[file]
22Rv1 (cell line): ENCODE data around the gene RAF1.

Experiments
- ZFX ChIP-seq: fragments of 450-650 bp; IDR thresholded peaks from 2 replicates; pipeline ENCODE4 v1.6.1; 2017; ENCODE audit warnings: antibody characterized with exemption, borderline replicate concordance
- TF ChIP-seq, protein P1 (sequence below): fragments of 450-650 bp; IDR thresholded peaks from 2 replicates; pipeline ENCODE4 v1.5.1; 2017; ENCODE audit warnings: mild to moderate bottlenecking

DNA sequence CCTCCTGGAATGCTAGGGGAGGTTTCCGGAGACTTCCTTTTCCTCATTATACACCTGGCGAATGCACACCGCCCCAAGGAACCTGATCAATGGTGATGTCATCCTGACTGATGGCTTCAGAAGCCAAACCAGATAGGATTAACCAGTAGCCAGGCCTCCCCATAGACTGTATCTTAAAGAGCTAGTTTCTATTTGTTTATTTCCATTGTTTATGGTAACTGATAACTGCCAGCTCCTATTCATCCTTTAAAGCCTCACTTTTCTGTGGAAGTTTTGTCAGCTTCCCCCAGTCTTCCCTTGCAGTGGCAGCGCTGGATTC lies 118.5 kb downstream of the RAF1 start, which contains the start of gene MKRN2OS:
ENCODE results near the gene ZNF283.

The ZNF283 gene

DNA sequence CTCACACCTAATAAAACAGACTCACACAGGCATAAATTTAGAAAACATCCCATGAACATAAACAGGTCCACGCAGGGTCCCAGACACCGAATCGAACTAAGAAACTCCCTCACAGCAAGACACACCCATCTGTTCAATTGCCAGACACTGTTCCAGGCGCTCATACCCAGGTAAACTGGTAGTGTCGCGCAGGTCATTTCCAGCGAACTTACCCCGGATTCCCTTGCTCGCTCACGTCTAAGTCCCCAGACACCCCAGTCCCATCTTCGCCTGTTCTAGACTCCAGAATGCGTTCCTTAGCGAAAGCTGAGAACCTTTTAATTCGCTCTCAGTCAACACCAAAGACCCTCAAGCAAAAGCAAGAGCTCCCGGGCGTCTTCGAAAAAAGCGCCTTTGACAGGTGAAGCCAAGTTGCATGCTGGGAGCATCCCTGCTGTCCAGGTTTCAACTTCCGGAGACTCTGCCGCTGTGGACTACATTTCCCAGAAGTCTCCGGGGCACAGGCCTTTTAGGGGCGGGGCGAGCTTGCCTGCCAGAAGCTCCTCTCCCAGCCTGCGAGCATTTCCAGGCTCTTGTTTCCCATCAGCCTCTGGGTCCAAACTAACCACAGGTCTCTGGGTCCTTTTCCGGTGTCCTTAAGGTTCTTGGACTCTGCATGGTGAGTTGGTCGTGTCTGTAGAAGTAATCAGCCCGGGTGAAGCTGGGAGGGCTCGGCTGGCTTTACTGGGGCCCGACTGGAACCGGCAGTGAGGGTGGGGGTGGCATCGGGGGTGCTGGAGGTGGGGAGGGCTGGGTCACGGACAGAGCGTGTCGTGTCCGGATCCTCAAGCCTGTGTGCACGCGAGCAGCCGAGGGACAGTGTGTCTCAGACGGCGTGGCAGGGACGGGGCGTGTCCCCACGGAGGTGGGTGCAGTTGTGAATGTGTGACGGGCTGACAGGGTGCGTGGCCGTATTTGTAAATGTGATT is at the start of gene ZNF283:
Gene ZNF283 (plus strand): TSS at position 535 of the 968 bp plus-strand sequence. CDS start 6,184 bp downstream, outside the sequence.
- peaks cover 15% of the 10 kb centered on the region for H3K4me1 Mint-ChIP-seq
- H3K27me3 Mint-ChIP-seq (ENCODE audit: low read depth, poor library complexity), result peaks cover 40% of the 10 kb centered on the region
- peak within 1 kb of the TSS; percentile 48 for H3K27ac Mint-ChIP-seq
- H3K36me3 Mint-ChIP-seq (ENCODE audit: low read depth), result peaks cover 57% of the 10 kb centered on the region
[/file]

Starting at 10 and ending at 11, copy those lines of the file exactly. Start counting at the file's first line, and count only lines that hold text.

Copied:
- peaks cover 15% of the 10 kb centered on the region for H3K4me1 Mint-ChIP-seq
- H3K27me3 Mint-ChIP-seq (ENCODE audit: low read depth, poor library complexity), result peaks cover 40% of the 10 kb centered on the region